mortar and pestle
“Mortar and pestle” are implements used to prepare ingredients or substances by crushing and grinding them into a fine paste or powder in kitchen, laboratory, and pharmacy. The mortar is a bowl. The pestle is a heavy, blunt club-shaped object. The substance to be ground, which may be wet or dry, is placed in the mortar, and the pestle is pressed and rotated onto it until the desired texture is achieved.
Good mortar and pestle-making materials must be hard enough to crush the substance rather than be worn away by it. The material cannot be brittle, or it will break during the pounding and grinding. It should also be smooth and hard, so that small bits of the mortar or pestle do not mix in with the ingredients. Non-porous materials are chosen that will not absorb or trap the substances being ground.
For pharmaceutical use, the mortar and the head of the pestle are usually made of porcelain, while the pestle handle is made of wood. This is known as a Wedgwood mortar and pestle and originated in 1759. Other materials include stone, wood (highly absorbent), bamboo, iron, steel, brass, and basalt. Mortar and pestle sets made from the wood of old grape vines are good for grinding salt and pepper at the dinner table.
Scientists have found ancient mortars and pestles in Southwest Asia that date back to approximately 35000 BC. The antiquity of these tools is documented in early writing, such as the Egyptian Ebers Papyrus of ~1550 BCE, the oldest preserved piece of medical literature.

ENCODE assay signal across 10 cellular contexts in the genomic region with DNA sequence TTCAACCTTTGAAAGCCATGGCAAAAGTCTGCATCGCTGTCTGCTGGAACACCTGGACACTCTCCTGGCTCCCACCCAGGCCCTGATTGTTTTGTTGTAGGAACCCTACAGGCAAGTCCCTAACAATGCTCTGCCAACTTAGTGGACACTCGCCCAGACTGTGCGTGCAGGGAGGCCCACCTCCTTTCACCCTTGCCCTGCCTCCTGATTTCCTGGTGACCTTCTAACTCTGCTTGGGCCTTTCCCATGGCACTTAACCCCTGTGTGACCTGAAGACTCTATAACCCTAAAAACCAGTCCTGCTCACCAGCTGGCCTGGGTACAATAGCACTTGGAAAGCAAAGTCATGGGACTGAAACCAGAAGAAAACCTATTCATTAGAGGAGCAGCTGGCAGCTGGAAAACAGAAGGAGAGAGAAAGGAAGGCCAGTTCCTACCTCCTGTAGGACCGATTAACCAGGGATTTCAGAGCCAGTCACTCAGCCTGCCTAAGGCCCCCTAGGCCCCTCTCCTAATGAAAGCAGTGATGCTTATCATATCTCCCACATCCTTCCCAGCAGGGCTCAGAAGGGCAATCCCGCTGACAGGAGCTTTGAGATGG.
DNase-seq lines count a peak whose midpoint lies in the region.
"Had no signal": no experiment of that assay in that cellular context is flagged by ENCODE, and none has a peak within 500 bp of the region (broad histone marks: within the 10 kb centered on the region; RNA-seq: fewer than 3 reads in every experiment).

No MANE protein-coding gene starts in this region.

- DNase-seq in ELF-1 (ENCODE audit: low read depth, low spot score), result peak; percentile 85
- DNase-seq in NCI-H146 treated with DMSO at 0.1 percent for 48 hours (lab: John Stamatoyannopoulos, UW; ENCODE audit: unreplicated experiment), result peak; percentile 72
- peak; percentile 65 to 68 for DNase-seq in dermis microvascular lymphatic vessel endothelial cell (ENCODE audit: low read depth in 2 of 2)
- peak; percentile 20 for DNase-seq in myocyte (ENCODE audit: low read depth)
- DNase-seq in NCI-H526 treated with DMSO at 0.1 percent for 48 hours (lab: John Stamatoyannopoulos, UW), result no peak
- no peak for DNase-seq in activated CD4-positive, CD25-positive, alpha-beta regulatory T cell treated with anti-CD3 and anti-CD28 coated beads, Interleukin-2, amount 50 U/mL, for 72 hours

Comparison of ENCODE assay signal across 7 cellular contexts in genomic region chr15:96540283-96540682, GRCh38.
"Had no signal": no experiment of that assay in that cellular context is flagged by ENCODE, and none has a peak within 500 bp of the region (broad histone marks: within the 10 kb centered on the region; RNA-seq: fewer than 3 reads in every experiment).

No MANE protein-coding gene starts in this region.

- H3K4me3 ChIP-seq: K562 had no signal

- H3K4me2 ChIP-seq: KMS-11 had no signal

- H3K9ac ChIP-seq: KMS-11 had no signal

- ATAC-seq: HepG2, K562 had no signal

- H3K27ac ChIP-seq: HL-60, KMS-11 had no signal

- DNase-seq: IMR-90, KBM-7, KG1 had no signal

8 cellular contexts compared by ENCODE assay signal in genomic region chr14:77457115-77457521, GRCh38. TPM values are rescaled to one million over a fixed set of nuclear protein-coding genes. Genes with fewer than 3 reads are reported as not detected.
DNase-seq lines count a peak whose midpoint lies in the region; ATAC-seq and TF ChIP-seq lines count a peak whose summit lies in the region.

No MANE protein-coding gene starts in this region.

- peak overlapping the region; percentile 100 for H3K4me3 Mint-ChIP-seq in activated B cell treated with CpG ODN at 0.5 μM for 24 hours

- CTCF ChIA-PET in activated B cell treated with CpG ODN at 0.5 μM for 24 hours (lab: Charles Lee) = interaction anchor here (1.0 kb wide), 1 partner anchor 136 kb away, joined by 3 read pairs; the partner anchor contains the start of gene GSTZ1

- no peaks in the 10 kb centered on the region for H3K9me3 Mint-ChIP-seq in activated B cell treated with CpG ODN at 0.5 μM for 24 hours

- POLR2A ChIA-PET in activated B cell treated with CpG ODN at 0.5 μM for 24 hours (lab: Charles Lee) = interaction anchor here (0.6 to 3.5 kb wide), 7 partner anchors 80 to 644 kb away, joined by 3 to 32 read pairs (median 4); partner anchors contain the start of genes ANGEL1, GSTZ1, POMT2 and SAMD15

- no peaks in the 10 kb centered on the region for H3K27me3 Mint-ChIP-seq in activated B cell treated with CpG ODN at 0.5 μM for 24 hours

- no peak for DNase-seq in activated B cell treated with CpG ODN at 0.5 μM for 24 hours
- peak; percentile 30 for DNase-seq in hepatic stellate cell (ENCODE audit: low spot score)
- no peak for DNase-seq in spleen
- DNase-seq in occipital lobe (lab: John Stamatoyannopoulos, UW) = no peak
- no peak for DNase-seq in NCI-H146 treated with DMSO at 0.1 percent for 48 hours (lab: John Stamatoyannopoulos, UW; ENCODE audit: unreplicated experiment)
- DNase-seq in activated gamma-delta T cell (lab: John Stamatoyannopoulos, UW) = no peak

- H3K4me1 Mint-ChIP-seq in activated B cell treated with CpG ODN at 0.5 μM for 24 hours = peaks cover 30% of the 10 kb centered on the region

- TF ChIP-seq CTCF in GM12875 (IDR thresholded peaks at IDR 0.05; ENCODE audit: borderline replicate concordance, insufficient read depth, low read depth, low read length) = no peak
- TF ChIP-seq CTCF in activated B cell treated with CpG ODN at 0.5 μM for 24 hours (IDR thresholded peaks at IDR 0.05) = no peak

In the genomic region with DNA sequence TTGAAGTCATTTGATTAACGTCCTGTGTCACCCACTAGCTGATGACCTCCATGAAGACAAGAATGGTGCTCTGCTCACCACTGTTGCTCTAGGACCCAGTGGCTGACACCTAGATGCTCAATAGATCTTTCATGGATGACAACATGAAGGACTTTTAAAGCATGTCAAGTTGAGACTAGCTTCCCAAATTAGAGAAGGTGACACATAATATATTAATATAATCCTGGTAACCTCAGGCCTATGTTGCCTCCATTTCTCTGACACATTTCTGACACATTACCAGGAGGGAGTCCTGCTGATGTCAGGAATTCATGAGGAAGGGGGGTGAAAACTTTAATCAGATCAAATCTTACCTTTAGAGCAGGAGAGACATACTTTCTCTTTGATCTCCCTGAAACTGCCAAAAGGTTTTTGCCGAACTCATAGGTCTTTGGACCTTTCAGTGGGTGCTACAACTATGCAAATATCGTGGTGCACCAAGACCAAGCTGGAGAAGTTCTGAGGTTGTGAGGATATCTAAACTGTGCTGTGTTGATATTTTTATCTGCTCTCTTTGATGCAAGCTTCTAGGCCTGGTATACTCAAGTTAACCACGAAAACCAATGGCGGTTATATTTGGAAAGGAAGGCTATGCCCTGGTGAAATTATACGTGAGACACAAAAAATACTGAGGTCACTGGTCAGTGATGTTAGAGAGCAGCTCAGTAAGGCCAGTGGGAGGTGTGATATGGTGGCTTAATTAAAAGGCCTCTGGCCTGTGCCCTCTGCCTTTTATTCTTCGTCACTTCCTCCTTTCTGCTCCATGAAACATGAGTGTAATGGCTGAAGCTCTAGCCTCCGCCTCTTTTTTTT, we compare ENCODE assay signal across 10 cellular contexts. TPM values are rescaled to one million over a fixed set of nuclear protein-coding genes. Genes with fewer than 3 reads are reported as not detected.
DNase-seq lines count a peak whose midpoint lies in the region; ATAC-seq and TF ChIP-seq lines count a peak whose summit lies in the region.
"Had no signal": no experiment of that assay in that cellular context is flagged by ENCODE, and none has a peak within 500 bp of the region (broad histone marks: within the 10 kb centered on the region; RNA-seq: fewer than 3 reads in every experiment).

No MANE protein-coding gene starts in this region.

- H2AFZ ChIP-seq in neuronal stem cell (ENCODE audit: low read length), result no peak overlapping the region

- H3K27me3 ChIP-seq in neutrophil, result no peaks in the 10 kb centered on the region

The word “mortar” derives from classical Latin mortarium, meaning, among other usages, “receptacle for pounding.” The Latin pistillum, meaning “pounder,” led to English pestle. The Roman poet, Juvenal, applied both mortarium and pistillum to articles used in the preparation of drugs, reflecting the early use of the mortar and pestle as a symbol of a pharmacist or apothecary.
Mortars are used in cooking to prepare such items as guacamole, hummus and pesto (which derives its name from the pestle), as well as grinding spices into powder. Some Native American nations use mortars carved into the bedrock to grind acorns and other nuts. Many such depressions can be found in their territories.
Granite mortars and pestles are used in Southeast Asia, as well as Pakistan and India. Large mortars and pestles are commonly used in developing countries to husk grain. These are usually made of wood, and operated by one or more persons.
Any tool that contributes to guacamole and hummus is the tool for me!